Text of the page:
Richard Allen Bodey, Inside the Sermon: Thirteen Preachers Discuss Their Methods of Preparing Messages (Grand Rapids: Baker Book House, 1990), 214 pp., paper.
Though preaching is a public activity, sermon preparation is not. Few preachers have the opportunity to observe other preachers at the task of sermon preparation. Richard Allen Bodey addresses this lack of opportunity with the publication of Inside the Sermon.
As Bodey comments, “Nothing fascinates preachers — and students of preaching — quite as much as learning how other preachers … go about the task of preaching.” Inside the Sermon offers a unique glimpse into the homiletical methods of thirteen notable preachers.
Each of the contributors is an established evangelical preacher. Diversity of denominational pedigree is matched with a combination of older and younger preachers. Together, the volume represents a cross-section of evangelical Protestant preaching in the English-speaking world. Each contributor submitted a chapter detailing his homiletical method and a sermon illustrating the method at work.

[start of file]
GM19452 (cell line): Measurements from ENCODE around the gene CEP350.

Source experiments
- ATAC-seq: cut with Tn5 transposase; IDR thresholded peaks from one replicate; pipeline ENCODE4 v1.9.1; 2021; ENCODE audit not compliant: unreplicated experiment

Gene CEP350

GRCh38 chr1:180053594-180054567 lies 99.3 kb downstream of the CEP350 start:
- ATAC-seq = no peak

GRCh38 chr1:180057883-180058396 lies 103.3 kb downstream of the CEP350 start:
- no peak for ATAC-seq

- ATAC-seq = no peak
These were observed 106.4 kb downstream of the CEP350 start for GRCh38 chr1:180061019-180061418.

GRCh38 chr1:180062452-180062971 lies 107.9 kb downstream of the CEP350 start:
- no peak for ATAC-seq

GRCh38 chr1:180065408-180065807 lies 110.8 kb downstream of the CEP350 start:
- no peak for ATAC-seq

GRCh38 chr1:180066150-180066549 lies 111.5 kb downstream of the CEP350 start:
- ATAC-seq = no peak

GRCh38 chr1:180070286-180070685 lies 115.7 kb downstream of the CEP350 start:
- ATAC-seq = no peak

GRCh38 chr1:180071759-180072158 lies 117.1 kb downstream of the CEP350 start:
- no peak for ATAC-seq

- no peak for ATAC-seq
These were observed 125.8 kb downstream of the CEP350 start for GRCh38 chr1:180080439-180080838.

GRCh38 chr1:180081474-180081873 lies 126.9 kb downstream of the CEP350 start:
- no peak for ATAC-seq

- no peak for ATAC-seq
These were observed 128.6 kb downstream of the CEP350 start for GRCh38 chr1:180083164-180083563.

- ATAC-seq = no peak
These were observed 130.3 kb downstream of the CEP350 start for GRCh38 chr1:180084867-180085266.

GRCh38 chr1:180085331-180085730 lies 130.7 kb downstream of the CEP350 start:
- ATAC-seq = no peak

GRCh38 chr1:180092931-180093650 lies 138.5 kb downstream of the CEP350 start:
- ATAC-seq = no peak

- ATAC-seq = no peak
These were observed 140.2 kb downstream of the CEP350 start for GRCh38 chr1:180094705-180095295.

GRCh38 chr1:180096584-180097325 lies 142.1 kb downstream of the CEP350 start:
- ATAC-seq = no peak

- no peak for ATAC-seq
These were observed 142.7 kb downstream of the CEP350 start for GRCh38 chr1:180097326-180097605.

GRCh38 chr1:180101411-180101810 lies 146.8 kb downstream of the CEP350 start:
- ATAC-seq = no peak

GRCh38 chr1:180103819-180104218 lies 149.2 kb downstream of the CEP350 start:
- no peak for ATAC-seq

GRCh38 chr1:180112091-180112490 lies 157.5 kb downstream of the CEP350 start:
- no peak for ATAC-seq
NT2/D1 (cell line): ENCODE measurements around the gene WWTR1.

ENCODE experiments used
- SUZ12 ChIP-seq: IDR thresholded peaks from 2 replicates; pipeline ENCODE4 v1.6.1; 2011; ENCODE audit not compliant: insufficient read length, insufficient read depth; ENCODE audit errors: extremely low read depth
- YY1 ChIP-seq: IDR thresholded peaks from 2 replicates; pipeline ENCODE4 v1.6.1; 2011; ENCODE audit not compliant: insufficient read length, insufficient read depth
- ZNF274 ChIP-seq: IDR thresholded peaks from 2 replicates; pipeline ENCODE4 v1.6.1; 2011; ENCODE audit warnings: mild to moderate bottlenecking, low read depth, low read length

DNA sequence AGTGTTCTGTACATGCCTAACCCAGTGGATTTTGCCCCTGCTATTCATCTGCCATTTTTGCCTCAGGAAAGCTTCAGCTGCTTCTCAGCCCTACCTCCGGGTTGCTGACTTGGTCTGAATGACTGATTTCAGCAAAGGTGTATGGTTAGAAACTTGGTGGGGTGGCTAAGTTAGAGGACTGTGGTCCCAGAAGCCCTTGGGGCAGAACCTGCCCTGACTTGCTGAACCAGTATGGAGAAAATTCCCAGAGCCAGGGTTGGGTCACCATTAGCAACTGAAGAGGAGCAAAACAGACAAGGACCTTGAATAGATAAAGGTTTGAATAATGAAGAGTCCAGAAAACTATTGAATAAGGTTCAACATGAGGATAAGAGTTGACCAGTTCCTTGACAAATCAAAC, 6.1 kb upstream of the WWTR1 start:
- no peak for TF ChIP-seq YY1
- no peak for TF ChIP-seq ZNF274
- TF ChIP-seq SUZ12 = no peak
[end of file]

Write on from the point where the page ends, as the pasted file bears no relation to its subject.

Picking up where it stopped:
J. Sidlow Baxter is a household name in many evangelical households. Born in Australia, Baxter served churches in England and Scotland before moving his ministry to the United States. Baxter describes his homiletical method as “reading till captivated by the text.” As Baxter notes: “My usual procedure is to let a text or a passage capture and compel my own heart and mind.”
Baxter roots his method in the continual reading of Scripture, though he warns that such reading must not look only for sermon suggestions “as a hunter stalks deer.” From the text Baxter moves to organization and presentation of the message. He warns against “over-elaborateness or intricacy,” but also levels criticism at the sermon “which is merely like an unwinding ball of string.” Such sermons can end up as a “meaningless ramble.”
Direction and purpose are important components of Baxter’s homiletical method, and he states clearly that “From the opening sentence onwards we should give the impression that we are going somewhere worthwhile and that we are going there by the best route.” Likewise, illustrations should “illuminate,” not just “decorate.”